THE figures released by the Statistics Service about the total number of people employed in what is described as the ‘broad public sector’ should be cause for concern. Perhaps it is not time to sound alarm bells yet, but the trend is worrying. The number of employees increased by 2.29 per cent (1,527) from the third to the fourth quarter of 2018, taking the total number to 68,351 which is the highest it has been since 2013, when appointments were frozen.
The ‘broad public sector’ which is general government comprises of the government (51,915), non-profit organisations (6,307) and local authorities (4,192). With the pay cuts, imposed during the crisis, being gradually phased out from the start of this year, in a couple of years the public sector payroll could reach unaffordable levels once again. President Anastasiades has been generous with the taxpayer’s money after we exited the assistance programme a tendency he continued to show even after he secured his re-election.
The latest figures released are a warning about the general government complacency being exhibited by the government and particularly by the president who finds it very difficult to say ‘no’ to the money demands of interest groups. Although there was an attempt to reform the public service that was rejected by the opposition parties the reforms did not include reducing the numbers people employed by it, even though many departments are over-staffed.
Reducing numbers should have been the number one objective of civil service reform, but it was not even looked for fear of a union reaction. Computerisation that has reduced staff needs in most company offices over the last 20 to 30 years has left general government untouched; it still needs as much staff to operate as it did in the days before the arrival of the computer age. The introduction of e-government, announced about a year ago, is moving at a snail’s pace for the obvious reasons.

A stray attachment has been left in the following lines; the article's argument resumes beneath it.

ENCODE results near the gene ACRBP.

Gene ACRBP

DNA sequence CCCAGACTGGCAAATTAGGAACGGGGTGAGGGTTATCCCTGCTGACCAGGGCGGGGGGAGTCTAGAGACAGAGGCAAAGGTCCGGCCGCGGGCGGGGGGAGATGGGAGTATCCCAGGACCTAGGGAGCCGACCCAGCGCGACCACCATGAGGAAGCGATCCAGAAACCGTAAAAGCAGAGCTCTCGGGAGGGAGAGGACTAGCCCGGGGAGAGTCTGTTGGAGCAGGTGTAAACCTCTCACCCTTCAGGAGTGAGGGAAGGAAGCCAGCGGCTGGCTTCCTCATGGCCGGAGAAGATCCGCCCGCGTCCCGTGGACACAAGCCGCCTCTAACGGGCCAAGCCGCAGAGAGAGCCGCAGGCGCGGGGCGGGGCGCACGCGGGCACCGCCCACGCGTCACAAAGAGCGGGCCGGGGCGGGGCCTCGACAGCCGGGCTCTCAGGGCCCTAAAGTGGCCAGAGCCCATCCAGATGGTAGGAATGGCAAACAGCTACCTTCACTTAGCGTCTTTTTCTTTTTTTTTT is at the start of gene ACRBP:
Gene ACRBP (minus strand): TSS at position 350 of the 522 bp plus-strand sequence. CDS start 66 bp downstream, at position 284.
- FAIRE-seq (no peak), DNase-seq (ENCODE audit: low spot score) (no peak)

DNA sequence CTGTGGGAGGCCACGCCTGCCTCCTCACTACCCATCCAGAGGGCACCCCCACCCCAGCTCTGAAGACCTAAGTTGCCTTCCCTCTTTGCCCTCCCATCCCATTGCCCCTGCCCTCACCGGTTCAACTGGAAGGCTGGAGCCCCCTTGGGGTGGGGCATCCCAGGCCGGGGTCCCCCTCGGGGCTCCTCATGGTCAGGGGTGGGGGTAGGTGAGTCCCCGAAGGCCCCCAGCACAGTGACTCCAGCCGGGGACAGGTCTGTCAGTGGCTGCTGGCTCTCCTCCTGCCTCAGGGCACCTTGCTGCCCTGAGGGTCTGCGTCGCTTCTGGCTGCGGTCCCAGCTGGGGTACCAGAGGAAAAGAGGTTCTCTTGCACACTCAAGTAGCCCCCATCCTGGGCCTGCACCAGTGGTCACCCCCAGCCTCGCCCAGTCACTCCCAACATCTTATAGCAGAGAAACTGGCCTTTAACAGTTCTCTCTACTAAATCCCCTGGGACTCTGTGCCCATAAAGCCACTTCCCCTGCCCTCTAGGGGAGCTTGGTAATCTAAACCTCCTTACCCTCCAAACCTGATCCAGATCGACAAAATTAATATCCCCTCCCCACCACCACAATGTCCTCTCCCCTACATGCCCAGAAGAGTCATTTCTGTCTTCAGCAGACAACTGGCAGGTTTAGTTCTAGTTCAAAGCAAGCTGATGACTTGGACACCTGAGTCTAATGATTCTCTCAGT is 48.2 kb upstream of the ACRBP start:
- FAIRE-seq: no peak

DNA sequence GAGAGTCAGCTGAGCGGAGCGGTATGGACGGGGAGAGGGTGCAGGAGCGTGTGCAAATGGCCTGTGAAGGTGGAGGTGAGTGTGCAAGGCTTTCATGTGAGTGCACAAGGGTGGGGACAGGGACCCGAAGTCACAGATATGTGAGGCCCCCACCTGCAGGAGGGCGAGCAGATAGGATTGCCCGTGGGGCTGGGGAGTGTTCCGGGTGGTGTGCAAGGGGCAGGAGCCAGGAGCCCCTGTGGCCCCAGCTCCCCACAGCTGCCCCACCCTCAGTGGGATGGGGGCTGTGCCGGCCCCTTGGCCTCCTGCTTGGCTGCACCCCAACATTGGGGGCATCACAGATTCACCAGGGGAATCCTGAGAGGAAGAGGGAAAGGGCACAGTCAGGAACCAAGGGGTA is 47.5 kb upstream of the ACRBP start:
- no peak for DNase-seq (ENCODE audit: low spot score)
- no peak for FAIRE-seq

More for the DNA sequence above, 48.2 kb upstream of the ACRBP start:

All this is inevitable when unions are allowed to call the shots, preventing modernisation that would also improve service to citizens in order to protect well-paid public sector jobs. The irony is that every government has promised to cut red-tape that discourages investment and penalises entrepreneurship but all have failed spectacularly to deliver. The more people a government hires the smaller the likelihood that bureaucracy would be tamed. If anything, it becomes worse as it creates more bureaucracy and more delays in decision-making.
Apart from the added cost to the taxpayer, the growth of the number of general government employees indirectly increases the cost for businesses that have to deal with bureaucracy to get things done.